The world’s greatest economies have been built on international trade and investment. From the Greek and Roman Empires of ancient times to the Ottoman Empire and British Empire, global commerce has created huge wealth and unparalleled economic advantage. Meanwhile, every century or so, technological development and political decision-making have combined to catalyse significant shifts in the global balance of power. In the UK, this included the advent of steam power, mechanisation of manufacturing and adoption of steel-hulled ships for transport during Britain’s industrial revolution. Scientific and industrial innovation thus enabled the creation of the largest, richest and most powerful empire of all time.
Much of that technology and experience was exported to the United States, enabling the construction of the railroads and creation of the United States of America, creating the military, financial and technology powerhouse of the 20th century. The same is true for the world’s greatest commercial enterprises. The world’s first companies – the Dutch and British East India companies – were formed around 1600 to pursue international trade. At their peak, they both owned merchant navies with massively more ships than any country has today. Today, the five largest listed companies in the US are Amazon, Apple, Facebook, Google and Microsoft, three of which are barely twenty years old. Importantly, all have built their success on innovative new technologies, and all five have businesses that are global in nature. Importantly, these five companies alone have accounted for a material part of overall stock-market growth in the US since 2000. Collectively, they have a market value of $3.5 trillion, more than the entire capitalisation of Australia’s Stock Exchange.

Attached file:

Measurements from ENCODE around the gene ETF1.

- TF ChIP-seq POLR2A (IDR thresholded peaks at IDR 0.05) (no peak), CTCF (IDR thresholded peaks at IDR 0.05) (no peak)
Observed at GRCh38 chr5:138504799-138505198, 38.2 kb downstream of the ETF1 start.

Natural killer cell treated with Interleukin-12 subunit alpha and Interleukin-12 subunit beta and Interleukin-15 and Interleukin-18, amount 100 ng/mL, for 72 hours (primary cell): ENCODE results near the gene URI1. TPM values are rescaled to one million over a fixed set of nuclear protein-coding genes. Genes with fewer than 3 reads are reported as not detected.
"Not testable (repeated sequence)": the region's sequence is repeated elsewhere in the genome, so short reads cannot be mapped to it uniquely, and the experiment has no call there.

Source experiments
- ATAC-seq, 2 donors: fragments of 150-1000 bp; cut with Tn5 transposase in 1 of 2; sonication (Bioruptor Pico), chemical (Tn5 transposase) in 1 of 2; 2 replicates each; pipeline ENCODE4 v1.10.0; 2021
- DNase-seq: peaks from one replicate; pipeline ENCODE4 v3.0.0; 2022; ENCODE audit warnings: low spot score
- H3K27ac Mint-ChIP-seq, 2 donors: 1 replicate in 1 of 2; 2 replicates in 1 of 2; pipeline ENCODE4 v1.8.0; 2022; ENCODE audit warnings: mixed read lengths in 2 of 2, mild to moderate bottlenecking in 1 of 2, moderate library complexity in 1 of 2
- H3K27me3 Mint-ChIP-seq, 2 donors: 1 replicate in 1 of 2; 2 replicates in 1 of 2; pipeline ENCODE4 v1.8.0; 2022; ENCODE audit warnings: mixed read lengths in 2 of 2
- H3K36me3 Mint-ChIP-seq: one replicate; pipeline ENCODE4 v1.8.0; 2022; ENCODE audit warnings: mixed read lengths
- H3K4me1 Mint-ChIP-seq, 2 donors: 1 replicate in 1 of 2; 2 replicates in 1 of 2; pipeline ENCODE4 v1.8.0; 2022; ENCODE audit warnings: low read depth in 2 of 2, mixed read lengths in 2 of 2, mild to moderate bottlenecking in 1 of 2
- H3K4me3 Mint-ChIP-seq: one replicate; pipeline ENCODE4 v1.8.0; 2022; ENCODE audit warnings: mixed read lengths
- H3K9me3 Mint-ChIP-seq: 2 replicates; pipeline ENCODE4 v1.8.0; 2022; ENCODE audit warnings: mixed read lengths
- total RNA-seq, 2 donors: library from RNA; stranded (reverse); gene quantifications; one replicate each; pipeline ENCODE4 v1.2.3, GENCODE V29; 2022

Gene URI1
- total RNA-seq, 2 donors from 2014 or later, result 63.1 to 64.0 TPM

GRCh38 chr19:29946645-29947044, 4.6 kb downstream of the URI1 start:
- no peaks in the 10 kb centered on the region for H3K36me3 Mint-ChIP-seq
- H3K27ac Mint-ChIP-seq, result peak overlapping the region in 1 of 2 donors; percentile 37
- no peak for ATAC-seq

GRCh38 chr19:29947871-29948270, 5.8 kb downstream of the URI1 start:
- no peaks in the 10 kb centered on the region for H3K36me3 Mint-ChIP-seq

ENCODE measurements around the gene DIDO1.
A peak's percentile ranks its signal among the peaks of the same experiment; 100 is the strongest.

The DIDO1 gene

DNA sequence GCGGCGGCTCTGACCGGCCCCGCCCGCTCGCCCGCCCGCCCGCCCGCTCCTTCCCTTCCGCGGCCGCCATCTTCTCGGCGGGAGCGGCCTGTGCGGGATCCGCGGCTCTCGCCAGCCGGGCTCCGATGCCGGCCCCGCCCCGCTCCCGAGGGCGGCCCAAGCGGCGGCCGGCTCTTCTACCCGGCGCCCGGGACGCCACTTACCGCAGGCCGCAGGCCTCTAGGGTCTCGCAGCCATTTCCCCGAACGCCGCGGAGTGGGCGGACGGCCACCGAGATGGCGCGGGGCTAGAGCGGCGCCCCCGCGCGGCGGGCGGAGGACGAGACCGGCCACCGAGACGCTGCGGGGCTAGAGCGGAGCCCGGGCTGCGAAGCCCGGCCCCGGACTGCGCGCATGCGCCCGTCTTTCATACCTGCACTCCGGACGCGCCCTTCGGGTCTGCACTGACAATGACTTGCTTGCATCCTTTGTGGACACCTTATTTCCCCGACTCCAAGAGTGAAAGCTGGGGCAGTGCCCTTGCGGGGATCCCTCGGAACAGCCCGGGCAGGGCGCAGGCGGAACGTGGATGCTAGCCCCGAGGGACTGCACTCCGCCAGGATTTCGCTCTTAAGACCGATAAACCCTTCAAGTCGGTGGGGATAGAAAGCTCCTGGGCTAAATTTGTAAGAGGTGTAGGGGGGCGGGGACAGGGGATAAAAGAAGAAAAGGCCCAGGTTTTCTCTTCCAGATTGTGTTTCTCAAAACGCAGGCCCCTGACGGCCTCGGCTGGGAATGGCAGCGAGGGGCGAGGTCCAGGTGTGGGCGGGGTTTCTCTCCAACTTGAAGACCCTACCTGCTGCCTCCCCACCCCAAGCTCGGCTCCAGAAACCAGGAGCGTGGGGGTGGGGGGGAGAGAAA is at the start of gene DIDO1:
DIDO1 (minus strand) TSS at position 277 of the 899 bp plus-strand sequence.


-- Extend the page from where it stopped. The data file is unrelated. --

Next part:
So, it was with great interest that I attended the Belt & Road Trade and Investment Forum in Beijing last week. Read on...